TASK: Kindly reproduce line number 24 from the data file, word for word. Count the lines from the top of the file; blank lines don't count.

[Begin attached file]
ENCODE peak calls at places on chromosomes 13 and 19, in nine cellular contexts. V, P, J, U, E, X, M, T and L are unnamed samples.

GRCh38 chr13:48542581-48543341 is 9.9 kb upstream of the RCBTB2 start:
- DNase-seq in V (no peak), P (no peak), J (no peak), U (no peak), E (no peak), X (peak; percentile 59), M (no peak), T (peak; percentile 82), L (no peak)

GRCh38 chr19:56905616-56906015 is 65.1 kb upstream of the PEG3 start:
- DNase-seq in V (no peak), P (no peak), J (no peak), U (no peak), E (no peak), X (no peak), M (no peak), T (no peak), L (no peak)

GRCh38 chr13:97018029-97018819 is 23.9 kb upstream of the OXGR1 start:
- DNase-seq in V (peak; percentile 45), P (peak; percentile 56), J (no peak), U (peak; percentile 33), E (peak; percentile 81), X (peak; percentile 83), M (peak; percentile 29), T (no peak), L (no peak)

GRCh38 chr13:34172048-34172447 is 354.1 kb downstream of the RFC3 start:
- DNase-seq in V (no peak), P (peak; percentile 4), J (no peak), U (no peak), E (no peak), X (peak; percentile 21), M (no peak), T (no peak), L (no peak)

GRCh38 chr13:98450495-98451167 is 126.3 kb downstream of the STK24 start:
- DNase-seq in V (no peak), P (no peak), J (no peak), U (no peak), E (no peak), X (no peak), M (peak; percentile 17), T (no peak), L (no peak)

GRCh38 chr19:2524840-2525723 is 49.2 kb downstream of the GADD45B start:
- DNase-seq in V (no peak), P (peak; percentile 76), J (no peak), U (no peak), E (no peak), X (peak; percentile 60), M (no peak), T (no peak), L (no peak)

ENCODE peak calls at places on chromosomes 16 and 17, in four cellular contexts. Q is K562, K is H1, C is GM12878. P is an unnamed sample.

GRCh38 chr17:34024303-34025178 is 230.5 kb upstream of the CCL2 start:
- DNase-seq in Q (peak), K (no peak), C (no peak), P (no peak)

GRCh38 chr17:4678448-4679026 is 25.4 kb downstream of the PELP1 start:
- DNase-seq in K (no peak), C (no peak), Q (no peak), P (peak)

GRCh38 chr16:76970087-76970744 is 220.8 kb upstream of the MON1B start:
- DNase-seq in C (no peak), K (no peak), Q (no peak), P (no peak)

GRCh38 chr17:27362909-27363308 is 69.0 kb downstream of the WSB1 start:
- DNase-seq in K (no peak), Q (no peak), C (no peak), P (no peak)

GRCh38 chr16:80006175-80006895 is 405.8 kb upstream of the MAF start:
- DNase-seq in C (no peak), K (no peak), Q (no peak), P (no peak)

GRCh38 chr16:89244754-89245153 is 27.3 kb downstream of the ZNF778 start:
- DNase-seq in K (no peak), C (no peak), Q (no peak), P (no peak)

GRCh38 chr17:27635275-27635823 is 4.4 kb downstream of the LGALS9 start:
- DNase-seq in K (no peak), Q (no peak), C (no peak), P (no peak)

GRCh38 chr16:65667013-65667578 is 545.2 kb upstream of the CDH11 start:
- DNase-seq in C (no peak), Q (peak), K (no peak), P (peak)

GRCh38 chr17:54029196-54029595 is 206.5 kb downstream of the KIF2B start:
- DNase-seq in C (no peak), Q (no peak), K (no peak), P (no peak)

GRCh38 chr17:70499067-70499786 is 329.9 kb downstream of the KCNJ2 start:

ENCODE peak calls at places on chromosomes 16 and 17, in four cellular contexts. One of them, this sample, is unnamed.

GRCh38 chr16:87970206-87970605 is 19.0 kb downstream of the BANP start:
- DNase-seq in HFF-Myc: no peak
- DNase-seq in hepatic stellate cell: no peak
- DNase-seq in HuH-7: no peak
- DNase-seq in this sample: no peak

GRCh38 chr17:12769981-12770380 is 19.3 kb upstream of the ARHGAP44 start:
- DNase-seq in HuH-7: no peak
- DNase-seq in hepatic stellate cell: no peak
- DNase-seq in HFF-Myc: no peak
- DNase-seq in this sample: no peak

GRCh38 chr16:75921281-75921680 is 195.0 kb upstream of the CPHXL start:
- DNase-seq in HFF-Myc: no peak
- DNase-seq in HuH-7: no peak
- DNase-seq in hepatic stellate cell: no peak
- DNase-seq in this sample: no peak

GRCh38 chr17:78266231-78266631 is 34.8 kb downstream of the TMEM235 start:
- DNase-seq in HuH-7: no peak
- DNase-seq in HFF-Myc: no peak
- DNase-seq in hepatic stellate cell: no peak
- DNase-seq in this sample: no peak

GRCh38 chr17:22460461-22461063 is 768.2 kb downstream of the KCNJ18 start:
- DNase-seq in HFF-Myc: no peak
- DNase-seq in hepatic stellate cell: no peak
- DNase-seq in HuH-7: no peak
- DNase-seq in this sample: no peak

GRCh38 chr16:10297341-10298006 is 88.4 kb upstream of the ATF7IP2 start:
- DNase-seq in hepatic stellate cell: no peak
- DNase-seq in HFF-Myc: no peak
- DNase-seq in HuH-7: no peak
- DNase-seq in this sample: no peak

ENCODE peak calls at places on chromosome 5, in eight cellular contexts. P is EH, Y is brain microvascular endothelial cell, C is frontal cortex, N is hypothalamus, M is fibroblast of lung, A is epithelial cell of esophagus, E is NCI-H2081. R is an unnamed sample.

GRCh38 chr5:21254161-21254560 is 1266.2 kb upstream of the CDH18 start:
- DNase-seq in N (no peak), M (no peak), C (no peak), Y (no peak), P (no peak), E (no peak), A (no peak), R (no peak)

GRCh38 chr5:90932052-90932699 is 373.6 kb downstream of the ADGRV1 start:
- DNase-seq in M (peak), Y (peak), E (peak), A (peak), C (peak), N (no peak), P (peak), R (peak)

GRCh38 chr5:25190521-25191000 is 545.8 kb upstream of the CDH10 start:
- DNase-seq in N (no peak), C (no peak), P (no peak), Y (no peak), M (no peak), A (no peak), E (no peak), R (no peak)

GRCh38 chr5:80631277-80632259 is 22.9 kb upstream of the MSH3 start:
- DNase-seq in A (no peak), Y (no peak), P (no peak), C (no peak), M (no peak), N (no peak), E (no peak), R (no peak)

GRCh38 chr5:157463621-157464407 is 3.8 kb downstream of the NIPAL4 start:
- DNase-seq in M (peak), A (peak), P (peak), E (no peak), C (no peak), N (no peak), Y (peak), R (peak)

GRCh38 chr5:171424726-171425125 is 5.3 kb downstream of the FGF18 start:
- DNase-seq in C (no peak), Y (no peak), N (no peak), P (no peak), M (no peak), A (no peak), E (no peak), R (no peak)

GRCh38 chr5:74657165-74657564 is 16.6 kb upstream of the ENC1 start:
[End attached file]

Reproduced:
- DNase-seq in C (no peak), K (no peak), Q (no peak), P (no peak)